THE reduction in tax exemptions for startups unveiled in Budget 2018 on Monday will have little impact on Singapore's startup ecosystem. While it will disadvantage startups that have just turned profitable, it is a necessary, progressive move for the Republic as its startup ecosystem grows and matures, industry players told The Business Times.
Serial entrepreneur Darius Cheung said the move will "impede the growth rate" of startups that have just become profitable, and less so for startups that have been profitable. But he also noted that the latter forms only a small segment - 5 per cent or less - of startups in Singapore.
"Most startups, especially those that require support and incubation, are not profitable. For startups that are profitable, the move will not make much of a difference to them as it will amount to only a few thousand dollars in savings. So this adjustment would not matter much."
Mr Cheung, who is now chief of real estate search portal 99.co, said that his startup, for instance, is currently unprofitable and would be so for the next five years as it continues to expand across South-east Asia.
Huang Huanmin, head of corporate development at e-commerce startup ShopBack, agreed that the move will have an insignificant impact on Singapore, affecting only the small number of profit-making startups that are three years old or younger.
"This adjustment will not affect many startups, at least those that are not profitable in their first three years of assessment (YA). Most software startups that are focused on rapid growth belong to this category."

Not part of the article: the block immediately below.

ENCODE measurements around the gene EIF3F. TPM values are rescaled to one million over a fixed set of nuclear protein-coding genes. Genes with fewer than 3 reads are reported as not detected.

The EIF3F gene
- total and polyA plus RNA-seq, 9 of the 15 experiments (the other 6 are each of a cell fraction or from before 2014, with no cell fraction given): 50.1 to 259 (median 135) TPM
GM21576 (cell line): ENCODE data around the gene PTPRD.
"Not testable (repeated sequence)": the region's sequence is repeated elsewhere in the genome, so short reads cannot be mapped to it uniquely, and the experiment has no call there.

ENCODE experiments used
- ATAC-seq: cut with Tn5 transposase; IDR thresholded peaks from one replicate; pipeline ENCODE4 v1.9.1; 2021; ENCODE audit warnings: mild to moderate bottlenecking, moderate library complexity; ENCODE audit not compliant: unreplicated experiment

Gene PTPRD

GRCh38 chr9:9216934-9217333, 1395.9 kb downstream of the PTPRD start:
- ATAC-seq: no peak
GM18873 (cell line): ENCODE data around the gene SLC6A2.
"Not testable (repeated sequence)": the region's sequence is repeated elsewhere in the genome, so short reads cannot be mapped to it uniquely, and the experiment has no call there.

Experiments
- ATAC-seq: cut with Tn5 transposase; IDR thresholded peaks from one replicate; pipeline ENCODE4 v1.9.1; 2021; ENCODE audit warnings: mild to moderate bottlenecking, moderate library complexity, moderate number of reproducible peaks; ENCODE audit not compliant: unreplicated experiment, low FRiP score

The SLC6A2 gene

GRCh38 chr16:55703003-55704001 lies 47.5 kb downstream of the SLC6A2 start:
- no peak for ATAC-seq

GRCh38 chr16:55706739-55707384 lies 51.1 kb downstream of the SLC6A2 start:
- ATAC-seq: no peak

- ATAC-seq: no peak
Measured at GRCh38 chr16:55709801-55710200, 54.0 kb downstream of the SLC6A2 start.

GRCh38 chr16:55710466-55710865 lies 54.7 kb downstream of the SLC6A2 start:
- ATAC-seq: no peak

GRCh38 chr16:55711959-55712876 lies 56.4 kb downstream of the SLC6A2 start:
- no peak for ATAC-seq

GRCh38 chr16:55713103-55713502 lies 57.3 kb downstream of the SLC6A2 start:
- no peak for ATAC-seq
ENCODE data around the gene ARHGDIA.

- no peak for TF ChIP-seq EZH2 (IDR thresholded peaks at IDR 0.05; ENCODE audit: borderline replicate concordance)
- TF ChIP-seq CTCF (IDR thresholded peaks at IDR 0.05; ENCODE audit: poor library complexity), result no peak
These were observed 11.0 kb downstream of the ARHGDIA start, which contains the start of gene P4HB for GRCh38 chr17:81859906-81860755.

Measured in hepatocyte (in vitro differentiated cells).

Mr Huang added that the "thought behind the adjustment" should take the limelight instead of the direct impact of the adjustment.
"In place of a broad-based approach of exempting startups from taxes, Singapore is adopting a streamlined approach that supports its tax base needs and concurrently provides resources, such as more targeted grants, for companies that have shown potential for growth."
On Monday, Finance Minister Heng Swee Keat announced in his Budget 2018 adjustments to two major tax schemes for startups.
The Startup Tax Exemption (SUTE) scheme, applicable to new startup companies, will exempt 75 per cent - instead of 100 per cent currently - on the first S$100,000 of a startup's normal chargeable income. Under the revised SUTE scheme, a startup will enjoy 50 per cent exemption on the next S$100,000 - instead of S$200,000 currently - of its normal chargeable income.
The Partial Tax Exemption (PTE) scheme (applicable to all companies excluding those that qualify for the SUTE scheme) was also tweaked. While a startup still enjoys an unchanged 75 per cent exemption on the first S$10,000 of normal chargeable income, its second tier of tax will be adjusted: instead of the current S$290,000, its next S$190,000 of chargeable income will get a 50 per cent tax exemption.
Changes to both schemes will take effect on or after YA2020.
Mr Heng said: "Even with these adjustments, corporate tax will remain low for startups and smaller firms. For a taxable income of S$100,000, the effective corporate tax rate is 4.3 per cent for startups and 8.1 per cent for older firms, as compared to the headline rate of 17 per cent."
Eugene Wong, managing director of Singapore-based venture capital firm Sirius Venture Capital, agreed that the 4.3 per cent effective corporate tax rate for profitable startups is "still very low" and will have "minimum impact on good startups".
"Singapore has grown to be the top country in Asia for startups. The SUTE scheme is a unique and attractive tax incentive scheme that helps startups overcome their initial growing pains. Most other countries do not offer such incentives."
The Startup Tax Exemption scheme will exempt 75% - down from 100% currently - of the first S$100,000 of a startup's normal chargeable income
The Partial Tax Exemption scheme will exempt 50% of the next S$190,000 - instead of S$290,000 currently - of a startup's normal chargeable income
Corporate tax to remain low for startups at effective 4.3% for a taxable income of S$100,000, compared to the headline rate of 17%
Author Info: This article was first published by Jacquelyn Cheok on The Business Times